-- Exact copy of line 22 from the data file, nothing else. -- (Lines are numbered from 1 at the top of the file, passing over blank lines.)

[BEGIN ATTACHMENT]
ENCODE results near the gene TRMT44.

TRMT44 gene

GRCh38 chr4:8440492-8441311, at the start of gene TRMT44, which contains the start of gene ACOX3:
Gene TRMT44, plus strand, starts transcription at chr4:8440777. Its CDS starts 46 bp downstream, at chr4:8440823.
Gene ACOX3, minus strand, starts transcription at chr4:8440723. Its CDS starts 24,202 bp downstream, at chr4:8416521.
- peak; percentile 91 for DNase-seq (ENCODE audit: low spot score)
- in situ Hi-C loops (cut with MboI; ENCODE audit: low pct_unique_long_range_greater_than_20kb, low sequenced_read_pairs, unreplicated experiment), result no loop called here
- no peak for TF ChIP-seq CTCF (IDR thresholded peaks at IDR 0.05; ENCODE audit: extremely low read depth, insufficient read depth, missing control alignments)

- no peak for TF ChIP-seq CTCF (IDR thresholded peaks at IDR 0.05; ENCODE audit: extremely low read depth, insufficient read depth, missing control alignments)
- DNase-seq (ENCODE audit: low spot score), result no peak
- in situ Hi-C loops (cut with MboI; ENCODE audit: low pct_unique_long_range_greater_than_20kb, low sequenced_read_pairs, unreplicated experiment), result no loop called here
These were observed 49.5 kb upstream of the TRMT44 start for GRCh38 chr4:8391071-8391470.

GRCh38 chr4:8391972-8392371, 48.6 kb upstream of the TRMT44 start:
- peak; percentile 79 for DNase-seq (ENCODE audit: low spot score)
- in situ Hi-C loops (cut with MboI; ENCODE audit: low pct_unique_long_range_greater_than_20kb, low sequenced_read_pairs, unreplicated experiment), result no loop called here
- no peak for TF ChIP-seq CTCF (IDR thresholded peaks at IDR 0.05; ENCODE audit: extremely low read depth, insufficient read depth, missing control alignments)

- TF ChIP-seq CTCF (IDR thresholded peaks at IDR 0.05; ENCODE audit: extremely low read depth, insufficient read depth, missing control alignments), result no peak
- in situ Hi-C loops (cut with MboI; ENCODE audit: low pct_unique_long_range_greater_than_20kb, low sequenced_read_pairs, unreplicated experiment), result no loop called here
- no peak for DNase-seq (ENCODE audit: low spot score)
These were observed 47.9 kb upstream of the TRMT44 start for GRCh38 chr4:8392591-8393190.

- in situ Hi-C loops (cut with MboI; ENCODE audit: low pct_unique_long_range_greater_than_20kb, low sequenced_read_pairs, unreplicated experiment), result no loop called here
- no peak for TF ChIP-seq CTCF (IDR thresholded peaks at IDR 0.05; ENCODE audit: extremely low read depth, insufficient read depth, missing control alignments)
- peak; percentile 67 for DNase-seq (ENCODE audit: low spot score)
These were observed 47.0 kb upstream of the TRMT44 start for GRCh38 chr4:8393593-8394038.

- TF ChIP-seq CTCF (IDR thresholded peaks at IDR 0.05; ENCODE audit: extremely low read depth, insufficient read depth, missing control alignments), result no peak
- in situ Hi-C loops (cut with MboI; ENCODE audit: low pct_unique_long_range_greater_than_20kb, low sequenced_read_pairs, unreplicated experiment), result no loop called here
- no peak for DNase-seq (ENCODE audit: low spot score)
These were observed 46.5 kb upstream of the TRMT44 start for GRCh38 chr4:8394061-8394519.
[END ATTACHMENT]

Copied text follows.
- no peak for TF ChIP-seq CTCF (IDR thresholded peaks at IDR 0.05; ENCODE audit: extremely low read depth, insufficient read depth, missing control alignments)